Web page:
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The Demand Of Green Bonds Is Creating A “Greenium” Effect

With Green Bonds in Heavy Demand, A “Greenium” Effect Changes the Borrowing Landscape

Green bonds aren’t the new kids on the financial block anymore, having been around since 2007, and having passed $1 trillion in cumulative issuance at the end of last year. But there is at least one thing that’s fairly new about green bonds: the concept of a “greenium.”

If you’re not familiar with the term, The Wall Street Journal defined greenium as “a measurement of how much extra investors will pay for green bonds compared with conventional bonds.” Green bonds, also known as climate bonds, are used to finance environmentally friendly projects around the world, from renewable energy and clean water to green technology.

Heavy demand for green bonds in recent years has driven up their prices and lowered their yields. As the WSJ pointed out in a December article, there is mounting evidence that companies and government entities which borrow funds using green bonds stand to save a good deal of money.

Part of that evidence comes from researchers such as Thierry Roncalli, head of Quantitative Research at Amundi SA, a Paris-based money manager. Roncalli’s team has spent much of the COVID-19 pandemic running financial calculations on green bonds. One thing the team learned is that companies and governments selling green bonds got a premium as high as 0.11 percentage point. That might seem like a pretty slight figure, but it can significantly lower borrowing costs.

Why is this important? Because it provides further evidence that demand for sustainable investments might now be big enough to influence the behavior of both corporations and government bodies. This is not only good news for efforts to combat climate change, it also shows that investors with an eye on protecting the environment are more likely to lend to green projects at even lower rates than the broader bond market, which has lately seen borrowing rates fall to near historic lows.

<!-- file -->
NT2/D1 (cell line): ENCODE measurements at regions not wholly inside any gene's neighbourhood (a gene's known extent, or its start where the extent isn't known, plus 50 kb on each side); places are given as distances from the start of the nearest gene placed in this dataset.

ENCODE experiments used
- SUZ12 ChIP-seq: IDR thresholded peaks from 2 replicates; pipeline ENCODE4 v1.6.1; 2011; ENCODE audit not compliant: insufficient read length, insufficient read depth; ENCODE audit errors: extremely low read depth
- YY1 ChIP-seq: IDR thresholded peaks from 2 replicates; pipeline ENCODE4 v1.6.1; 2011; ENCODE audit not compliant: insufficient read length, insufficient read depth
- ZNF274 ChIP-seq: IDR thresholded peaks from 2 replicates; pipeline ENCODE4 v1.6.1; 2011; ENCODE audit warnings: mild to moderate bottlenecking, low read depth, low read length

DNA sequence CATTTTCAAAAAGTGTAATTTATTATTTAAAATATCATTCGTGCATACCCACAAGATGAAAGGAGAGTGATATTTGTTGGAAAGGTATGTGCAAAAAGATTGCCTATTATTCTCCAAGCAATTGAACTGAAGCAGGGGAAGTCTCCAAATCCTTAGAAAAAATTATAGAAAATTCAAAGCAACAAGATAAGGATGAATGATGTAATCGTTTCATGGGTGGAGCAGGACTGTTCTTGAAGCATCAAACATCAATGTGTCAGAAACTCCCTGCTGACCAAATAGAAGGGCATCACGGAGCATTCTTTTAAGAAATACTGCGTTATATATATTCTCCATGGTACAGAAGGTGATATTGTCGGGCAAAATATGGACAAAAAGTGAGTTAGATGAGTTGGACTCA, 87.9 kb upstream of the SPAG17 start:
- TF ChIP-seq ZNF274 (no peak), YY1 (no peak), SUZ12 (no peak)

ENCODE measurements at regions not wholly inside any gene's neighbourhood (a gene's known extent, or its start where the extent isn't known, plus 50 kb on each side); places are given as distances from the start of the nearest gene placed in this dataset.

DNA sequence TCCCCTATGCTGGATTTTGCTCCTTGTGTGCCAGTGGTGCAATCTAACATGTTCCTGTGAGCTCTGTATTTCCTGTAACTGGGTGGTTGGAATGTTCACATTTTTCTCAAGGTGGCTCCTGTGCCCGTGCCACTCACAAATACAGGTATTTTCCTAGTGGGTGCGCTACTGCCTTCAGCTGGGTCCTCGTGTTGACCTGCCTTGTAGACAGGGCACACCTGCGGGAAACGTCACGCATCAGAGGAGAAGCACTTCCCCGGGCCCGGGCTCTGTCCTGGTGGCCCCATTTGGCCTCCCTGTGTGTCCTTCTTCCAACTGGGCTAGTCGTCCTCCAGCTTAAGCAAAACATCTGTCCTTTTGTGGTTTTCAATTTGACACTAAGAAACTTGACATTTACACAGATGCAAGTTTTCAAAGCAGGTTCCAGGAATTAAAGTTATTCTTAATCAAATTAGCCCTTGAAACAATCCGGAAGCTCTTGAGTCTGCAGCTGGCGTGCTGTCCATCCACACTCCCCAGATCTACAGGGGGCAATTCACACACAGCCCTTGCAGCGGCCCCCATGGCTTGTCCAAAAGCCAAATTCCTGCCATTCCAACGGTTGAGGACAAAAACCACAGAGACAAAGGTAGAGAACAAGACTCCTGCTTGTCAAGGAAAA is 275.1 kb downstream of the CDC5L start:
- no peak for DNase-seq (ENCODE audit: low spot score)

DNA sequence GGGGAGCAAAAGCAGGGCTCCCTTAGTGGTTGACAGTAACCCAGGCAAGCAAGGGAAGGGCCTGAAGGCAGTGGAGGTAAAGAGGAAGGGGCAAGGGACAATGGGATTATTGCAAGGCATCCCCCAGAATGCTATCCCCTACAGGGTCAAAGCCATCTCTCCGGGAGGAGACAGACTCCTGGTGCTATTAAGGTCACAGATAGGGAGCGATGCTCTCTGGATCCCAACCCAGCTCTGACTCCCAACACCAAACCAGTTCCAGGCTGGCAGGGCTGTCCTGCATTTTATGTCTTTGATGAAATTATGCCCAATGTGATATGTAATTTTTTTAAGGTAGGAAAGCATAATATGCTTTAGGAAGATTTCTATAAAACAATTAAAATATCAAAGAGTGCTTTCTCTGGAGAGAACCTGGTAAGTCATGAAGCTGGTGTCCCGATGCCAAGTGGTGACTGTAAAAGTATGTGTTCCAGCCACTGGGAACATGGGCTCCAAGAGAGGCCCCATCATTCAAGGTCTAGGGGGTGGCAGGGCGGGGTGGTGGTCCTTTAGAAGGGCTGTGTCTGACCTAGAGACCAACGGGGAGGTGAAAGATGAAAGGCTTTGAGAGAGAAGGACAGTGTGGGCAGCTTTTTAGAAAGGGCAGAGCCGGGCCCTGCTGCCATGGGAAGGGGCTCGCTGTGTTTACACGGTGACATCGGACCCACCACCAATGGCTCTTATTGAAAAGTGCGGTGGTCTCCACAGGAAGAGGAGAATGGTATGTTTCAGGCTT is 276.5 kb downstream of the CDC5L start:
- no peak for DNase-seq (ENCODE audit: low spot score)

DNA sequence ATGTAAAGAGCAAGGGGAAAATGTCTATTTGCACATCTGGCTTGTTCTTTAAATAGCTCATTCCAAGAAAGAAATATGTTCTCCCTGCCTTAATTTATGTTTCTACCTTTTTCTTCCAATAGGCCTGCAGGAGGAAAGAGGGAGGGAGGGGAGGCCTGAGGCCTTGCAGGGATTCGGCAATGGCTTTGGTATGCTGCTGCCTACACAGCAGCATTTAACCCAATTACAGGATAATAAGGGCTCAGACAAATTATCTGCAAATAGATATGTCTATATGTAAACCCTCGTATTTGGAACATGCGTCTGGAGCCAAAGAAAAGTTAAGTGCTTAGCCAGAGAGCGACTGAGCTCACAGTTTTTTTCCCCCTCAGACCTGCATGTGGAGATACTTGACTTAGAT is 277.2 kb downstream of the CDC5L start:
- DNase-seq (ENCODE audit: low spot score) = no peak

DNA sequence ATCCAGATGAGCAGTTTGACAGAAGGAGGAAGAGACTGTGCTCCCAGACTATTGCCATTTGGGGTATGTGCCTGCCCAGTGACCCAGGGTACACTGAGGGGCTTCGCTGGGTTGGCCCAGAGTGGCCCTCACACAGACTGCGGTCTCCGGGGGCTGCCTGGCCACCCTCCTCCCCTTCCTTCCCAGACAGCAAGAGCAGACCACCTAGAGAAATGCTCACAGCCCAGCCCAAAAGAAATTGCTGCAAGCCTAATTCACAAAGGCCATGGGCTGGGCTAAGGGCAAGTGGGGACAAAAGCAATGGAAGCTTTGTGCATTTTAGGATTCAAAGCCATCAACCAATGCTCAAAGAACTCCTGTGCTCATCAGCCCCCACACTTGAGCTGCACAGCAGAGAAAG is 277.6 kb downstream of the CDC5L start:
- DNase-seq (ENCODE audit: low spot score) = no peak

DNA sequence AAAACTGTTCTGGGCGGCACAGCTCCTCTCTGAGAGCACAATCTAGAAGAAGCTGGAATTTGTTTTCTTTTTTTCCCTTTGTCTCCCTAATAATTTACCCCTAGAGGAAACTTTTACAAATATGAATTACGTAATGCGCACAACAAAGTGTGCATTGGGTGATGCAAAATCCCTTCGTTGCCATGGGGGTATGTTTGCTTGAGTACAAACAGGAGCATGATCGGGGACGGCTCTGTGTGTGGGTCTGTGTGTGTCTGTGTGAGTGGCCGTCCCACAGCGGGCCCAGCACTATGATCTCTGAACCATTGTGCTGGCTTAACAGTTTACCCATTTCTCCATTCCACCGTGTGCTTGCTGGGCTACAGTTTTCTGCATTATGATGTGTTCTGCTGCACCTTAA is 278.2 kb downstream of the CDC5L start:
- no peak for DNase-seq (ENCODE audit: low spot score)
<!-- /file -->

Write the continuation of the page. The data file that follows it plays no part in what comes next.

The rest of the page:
For proof of the greenium effect, look no further than Verizon Communications. In September, the New York-based telecom giant issued a $1 billion green bond to fund renewable energy projects. The premium on that bond was about 50 percent higher than the premium Verizon got on the first green bond it sold in February 2019. Investors paid a premium of about 0.14 percentage point on the September deal, Verizon Treasurer Scott Krohn told the WSJ. That premium shaved around $1.4 million off the debt’s annual interest expense.

Although the COVID-19 pandemic slowed the issuance of green bonds during the first half of 2020, the pace picked back up during the latter half of the year. Issuance of green bonds hit a new high in September at more than $50 billion, Bloomberg reported. Following the footsteps of the US, after the issuance of Germany’s first green bond, the pace should pick up even more – especially since the European Union announced plans to sell as much as 225 billion euros ($265 billion) of green bonds. 

Germany’s first green bond launched in September with a yield of negative-0.463 percent, which equaled a 1 basis point premium compared to a conventional bond. One unique aspect of Germany’s green debt plan is that each green bond sold will be matched with a conventional twin. This structure is designed to show investors the exact cost of going green without having to do any additional calculations.

“In this case, two similar bonds will help to clarify the ‘greenium’ (as) it will narrow the sources of differences and potentially justify that green bonds offer additional transparency and environmental benefits at no additional cost,” Johann Ple, portfolio manager at AXA Investment Managers, told Reuters in an article last fall.


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